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Opponents Celebrate Demise of Child Online Protection Act

January 22, 2009 01:30 PM
by findingDulcinea Staff
Free speech and privacy advocates welcomed the Supreme Court's refusal to consider the constitutionality of a law that protects children from adult content online.

COPA Seems to Be Dead

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The American Civil Liberties Union calling COPA's failure "a 'clear victory for free speech,'" according to Agence France-Presse. 

The legislation required Web sites to take steps to prevent minors from accessing adult content, according to Associated Press. It never took effect and was challenged immediately.

AFP quoted Chris Hansen of the ACLU as saying in a statement: "It is not the role of the government to decide what people can see and do on the Internet. Those are personal decisions that should be made by individuals and their families."

In July, the 3rd U.S. Circuit Court of Appeals in Philadelpia upheld a lower court ruling that COPA, created to “protect children from sexual material and other objectionable content on the Internet,” is “unconstitutionally overly broad and vague.”

Background: Protecting children from adult content online

Since the Internet exploded in popularity in the late 1990s, there have been successive government attempts to regulate content deemed offensive.

COPA was created in 1998 but has never taken effect; the court of appeals’ ruling is “the latest twist in a decade-long battle” over the legislation, writes the San Francisco Chronicle.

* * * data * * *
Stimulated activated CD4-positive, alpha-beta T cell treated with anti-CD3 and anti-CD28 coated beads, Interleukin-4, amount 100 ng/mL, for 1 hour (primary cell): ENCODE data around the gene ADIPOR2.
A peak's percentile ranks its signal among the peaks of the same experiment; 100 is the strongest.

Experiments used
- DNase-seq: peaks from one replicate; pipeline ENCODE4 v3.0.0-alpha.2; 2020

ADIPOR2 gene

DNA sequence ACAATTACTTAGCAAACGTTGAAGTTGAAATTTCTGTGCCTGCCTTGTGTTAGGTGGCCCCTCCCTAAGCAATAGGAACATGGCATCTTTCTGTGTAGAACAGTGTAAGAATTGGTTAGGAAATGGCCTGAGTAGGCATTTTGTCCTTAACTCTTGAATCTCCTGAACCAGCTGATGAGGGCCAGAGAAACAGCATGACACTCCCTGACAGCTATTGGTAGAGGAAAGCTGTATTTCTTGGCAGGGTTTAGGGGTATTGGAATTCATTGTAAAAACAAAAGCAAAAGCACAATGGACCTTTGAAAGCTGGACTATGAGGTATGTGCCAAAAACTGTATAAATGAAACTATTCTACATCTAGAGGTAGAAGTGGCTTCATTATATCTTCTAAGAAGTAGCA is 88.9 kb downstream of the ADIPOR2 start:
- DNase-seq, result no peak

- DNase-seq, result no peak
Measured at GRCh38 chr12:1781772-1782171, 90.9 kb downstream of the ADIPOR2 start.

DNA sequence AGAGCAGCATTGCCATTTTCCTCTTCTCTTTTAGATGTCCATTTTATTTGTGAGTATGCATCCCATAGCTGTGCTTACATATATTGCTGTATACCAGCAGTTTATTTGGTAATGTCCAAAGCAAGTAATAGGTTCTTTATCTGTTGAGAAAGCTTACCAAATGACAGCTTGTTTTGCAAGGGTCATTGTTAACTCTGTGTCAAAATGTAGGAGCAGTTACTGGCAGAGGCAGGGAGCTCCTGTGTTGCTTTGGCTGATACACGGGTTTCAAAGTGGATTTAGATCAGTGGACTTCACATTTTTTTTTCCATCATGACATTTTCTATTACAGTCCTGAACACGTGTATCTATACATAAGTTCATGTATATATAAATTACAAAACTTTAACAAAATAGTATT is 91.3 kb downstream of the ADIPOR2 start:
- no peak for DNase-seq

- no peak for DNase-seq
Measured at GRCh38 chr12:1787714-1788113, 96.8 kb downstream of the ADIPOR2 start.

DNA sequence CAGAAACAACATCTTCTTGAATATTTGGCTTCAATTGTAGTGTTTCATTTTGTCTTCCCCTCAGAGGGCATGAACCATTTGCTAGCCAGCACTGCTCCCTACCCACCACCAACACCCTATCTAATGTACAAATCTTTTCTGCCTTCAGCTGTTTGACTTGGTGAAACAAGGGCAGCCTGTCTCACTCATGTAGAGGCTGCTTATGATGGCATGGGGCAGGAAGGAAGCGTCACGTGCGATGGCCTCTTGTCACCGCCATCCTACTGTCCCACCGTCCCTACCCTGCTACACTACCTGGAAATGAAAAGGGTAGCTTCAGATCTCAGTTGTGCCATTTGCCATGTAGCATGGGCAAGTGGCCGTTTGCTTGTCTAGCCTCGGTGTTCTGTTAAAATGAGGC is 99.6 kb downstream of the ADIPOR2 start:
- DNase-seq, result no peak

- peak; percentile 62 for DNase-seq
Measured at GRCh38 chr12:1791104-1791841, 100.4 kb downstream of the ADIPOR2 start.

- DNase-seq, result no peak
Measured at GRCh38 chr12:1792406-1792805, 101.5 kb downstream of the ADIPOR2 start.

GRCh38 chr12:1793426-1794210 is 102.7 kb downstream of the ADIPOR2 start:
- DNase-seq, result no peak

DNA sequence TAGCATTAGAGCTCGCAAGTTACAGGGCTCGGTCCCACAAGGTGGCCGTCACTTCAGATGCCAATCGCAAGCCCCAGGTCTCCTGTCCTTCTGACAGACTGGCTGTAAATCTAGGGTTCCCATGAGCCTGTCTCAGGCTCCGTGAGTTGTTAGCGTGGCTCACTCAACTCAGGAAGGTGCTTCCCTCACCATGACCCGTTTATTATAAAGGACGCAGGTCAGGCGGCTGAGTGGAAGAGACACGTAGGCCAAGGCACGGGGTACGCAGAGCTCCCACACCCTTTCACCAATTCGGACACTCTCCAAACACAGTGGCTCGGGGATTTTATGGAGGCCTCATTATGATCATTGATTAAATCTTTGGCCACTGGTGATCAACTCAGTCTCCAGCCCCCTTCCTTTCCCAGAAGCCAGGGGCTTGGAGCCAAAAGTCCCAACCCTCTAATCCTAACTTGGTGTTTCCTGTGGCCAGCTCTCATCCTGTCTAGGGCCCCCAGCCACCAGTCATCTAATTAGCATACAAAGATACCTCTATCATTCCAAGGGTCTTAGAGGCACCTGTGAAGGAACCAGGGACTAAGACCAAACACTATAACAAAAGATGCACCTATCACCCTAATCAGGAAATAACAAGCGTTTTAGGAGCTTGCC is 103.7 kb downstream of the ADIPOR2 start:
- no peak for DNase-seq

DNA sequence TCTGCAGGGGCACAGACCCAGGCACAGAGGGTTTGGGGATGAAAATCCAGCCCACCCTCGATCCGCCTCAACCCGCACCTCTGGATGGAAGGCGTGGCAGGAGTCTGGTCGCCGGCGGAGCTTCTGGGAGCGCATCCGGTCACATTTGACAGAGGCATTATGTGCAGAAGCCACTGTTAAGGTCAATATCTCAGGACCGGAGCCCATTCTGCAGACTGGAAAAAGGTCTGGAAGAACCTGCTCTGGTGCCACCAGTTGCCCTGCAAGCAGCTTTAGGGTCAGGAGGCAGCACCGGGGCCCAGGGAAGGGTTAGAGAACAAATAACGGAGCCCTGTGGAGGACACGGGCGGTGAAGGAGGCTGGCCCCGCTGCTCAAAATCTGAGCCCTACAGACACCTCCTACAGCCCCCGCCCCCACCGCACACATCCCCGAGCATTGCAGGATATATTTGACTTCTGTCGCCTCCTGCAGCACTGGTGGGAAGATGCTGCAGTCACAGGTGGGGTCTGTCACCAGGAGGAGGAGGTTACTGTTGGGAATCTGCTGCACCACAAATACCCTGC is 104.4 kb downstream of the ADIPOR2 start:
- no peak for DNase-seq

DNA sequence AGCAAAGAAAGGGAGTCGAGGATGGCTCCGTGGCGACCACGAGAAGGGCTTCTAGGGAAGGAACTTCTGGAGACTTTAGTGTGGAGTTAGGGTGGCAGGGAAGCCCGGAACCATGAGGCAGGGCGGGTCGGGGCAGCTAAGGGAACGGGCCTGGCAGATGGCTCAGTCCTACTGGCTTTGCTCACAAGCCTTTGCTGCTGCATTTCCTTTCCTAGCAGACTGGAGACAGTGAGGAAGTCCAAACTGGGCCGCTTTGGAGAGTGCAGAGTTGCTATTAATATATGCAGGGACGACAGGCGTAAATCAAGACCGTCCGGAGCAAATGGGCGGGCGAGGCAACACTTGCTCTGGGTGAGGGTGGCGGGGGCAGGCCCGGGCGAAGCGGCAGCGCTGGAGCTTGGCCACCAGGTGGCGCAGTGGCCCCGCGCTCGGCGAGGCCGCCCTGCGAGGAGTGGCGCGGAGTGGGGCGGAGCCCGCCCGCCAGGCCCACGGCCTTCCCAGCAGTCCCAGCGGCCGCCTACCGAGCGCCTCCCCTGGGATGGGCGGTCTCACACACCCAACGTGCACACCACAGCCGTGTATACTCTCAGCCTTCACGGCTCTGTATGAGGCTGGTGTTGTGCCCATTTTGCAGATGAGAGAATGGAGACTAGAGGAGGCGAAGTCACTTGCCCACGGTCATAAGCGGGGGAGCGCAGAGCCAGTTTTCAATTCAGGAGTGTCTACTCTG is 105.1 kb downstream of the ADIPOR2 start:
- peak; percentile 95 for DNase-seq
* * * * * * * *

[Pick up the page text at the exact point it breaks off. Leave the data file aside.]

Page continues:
The court of appeals suggested that filters, enforced on federally funded library computers since 2003 under the similarly titled Child Internet Protection Act, are a better means of protecting children from adult or otherwise inappropriate content.

The high court had already considered COPA. In 2004, the Court upheld a previous ruling that COPA violates the First Amendment. The Supreme Court sent it back to lower courts because justices believed “there may have been important technological advances in the five years since” COPA was first brought to the court by the ACLU and other plaintiffs, the Associated Press reported in 2004.

Before COPA, the government had the Communcations Decency Act, which the the Supreme Court struck down parts of after the ACLU sued, according to FindLaw. The stricken provisions included, outlawing of “‘knowing’ transmission of ‘obscene or indecent’ messages to recipients under age eighteen.” The court ruled that the “law’s restrictions were too broad, and encroached on the constitutional rights of computer users.”

Opinion: Law may be dead, but restriction efforts probably aren't

On the blog Blacknell.net, Mark Blacknell, who describes himself as an attorney who works for media and communications infrastructure providers, called COPA, "a patently ridiculous law, the product of populist grandstanding more than anything else." 

He wondered what might be in store post-COPA: "I do fear that now that it’s off the table, some enterprising congressman or senator is going to take up the cause of government content regulation (probably some young and ambitious Republican congressman plus Lieberman)."

TechDirt said another there is piece of legislation that could be resurrected, the Deleting Online Predators Act, or DOPA. Mike Masnick, writing on TechDirt, said Congress' efforts to create boundaries for online speech, "waste taxpayer money on unconstitutional attempts to restrict free speech."

"And, for what? Recent studies have shown time and time again that the threat to children online is relatively small compared to the hype -- and the best response is educating children, rather than restricting speech for all," Masnick said.  

Related Topic: Growing number of tweens online

Reference: The appeals court decision, Internet security guide

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